Hunger on the rise globally and at home; Rome food summit a flop

Inaction to halt speculation on agricultural commodities and continued policies that promote “biofuels” are paving the way for a replay of the 2008 food price crisis in 2010 or 2011, warns Olivier De Schutter, the UN’s special rapporteur on the right to food. The conditions that triggered the 2007-8 price crisis are still present, and panic in the international market is likely to reappear as early as next year, De Schutter said.

Nothing has been done on biofuels, speculation or the other causes of the crisis which erupted in 2008, De Schutter said, foreseeing “the seeds” of a new crisis in the recent increase in the price of oil. However, De Schutter stressed that the 2007-2008 was a “price crisis, not a food crisis.”

“It was a crisis linked to the evolution of prices on the international market, set by speculation,” the rapporteur argued. “It was a financial phenomenon primarily and it was not linked to insufficient food being produced. He emphasized that “we have enough food” and that hunger is not the result of food being produced in inefficient conditions, as claimed by many scientists, think-tanks and agribusiness.

“It is the result of food being produced in conditions which are increasingly competitive, which displace small farmers and which condemn them to subsistence agriculture,” De Schutter said. (EurActiv, Nov. 26)

A UN food security summit opened in Rome this week, but was not attended by the leaders of the world’s wealthiest nations. Italian Prime Minister Silvio Berlusconi was the only leader from the G8 industrialized countries among the 60 heads of state and governments to show up at the summit. Brazil’s Luiz Inacio Lula da Silva, Egypt’s Hosni Mubarak, Venezuela’s Hugo Chavez, Zimbabwe’s Robert Mugabe and Libya’s Muammar Qadaffi were among those in attendance. The US, which is the world’s biggest food aid donor, sent the acting head of the US Agency for International Development, while Britain sent two junior ministers.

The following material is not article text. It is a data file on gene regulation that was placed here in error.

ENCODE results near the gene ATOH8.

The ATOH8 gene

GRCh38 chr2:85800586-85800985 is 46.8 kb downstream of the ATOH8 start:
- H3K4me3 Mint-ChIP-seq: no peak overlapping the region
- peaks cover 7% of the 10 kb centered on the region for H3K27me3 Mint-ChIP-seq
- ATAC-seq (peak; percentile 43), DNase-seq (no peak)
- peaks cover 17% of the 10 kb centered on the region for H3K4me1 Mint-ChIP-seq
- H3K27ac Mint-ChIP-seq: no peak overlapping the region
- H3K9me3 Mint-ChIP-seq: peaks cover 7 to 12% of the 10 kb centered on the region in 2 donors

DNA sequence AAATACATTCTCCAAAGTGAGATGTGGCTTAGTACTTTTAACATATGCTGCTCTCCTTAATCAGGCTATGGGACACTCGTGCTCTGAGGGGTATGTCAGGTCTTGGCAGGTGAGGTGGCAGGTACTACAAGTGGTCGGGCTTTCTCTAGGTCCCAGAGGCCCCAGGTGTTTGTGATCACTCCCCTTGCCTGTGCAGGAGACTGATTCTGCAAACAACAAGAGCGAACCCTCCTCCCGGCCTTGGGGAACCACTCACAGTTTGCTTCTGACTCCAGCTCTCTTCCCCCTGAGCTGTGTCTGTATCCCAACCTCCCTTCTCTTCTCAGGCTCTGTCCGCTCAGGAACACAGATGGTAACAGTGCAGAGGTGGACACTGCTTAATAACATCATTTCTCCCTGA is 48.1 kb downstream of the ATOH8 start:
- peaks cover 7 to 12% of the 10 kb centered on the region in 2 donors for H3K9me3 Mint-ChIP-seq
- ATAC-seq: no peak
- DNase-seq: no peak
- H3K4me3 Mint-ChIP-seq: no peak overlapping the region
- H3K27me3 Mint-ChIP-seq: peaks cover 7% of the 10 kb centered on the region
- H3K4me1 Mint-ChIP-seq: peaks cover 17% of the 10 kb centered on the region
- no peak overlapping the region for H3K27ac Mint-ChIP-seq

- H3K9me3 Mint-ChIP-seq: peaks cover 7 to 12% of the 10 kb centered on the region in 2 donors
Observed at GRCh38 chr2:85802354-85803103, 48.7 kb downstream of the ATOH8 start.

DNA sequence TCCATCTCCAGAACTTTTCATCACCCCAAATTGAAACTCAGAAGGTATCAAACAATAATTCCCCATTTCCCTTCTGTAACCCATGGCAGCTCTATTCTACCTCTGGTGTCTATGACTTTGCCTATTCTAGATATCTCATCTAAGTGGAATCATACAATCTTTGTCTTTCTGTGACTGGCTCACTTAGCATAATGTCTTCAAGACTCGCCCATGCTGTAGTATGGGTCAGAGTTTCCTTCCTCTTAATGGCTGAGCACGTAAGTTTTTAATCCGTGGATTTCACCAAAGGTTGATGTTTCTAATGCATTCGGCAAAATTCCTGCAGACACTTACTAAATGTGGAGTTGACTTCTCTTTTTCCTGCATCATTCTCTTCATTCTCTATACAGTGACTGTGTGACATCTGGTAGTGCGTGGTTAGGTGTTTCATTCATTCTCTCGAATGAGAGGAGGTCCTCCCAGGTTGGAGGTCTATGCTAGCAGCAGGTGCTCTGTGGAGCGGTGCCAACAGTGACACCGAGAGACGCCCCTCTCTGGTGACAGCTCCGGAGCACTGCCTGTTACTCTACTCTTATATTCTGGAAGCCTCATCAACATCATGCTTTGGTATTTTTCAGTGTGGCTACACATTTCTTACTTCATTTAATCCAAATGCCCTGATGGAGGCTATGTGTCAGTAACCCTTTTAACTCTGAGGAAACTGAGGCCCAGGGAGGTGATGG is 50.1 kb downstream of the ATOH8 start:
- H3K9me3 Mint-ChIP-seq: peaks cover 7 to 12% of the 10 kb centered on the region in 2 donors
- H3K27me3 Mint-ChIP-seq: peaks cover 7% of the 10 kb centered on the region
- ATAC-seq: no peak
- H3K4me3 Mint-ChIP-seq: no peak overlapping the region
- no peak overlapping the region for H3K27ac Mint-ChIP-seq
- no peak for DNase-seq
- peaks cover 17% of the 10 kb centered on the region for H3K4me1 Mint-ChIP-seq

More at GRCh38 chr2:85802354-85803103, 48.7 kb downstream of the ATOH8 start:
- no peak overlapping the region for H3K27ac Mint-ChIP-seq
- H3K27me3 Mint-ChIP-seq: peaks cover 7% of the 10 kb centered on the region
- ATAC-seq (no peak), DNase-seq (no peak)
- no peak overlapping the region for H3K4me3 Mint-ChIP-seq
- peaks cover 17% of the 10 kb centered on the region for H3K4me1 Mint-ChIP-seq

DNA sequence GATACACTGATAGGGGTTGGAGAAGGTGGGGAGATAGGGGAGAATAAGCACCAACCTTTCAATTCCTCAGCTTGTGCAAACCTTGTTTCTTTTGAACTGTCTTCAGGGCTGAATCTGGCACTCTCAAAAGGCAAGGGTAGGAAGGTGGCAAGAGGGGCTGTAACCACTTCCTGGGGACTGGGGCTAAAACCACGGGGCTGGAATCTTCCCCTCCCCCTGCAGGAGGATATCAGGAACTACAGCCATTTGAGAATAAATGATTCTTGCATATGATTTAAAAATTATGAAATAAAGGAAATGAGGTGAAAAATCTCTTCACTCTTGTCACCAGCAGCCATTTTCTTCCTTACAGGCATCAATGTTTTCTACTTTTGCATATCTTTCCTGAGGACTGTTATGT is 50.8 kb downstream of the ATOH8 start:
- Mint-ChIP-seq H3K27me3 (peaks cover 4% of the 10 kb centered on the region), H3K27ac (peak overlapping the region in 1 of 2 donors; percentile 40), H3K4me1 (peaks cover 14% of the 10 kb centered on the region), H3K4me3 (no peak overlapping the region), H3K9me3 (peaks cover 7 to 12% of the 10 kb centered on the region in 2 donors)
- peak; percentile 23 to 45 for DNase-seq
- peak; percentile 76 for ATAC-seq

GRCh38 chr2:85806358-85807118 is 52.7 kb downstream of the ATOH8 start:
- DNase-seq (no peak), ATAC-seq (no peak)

UN Secretary General Ban Ki-moon painted a sobering picture in is opening remarks. “Today, more than 1 billion people are hungry,” he told the assembled leaders. Six million children die of hunger every year, 17000 every day, he said. Pope Benedict XVI also addressed gthering, calling for an end to the “greed” of financial speculation on food prices.

Jacques Diouf, head of the UN’s Food and Agriculture Organization (FAO), urged governments to invest $44 billion a year to end chronic hunger, and noted that world hunger has continued to rise even with food prices falling from their peaks of last year. Diouf said he was not satisfied with the final declaration of the summit in Rome, which vowed “urgent action” to boost food security–but not for not including exact targets to reduce hunger. (Seoul Times, Nov. 27)

The US Department of Agriculture’s Economic Research Service’s (ERS) has meanwhile released its annual report on Household Food Security in the US, which revealed that in 2008, 17 million households, or 14.6%, were food insecure, with families having difficulty putting enough food on the table at times during the year. This is an increase from 13 million households, or 11.1%, in 2007. The 2008 figures represent the highest level observed since nationally representative food security surveys were initiated in 1995.

This year’s report also reveals that one third of food-insecure households had “very low food security,” meaning food intake of household members was reduced and their eating patterns disrupted at times during the year. This is 5.7% of all U.S. households or about 6.7 million. This is up from 4.7 million households (4.1%) in 2007, and the again highest level observed since nationally representative food security surveys were initiated in 1995. (USDA press release, Nov. 16)

A Los Angeles Times editorial on the report finds the “biggest culprit” to be the economic crisis and associated unemployment, which stands at 10.2% and is expected to keep climbing into 2010. “The best thing we can say about the labor market is that it may be getting worse more slowly,” Federal Reserve Chairman Ben S. Bernanke said last week. (LAT, Nov. 26)

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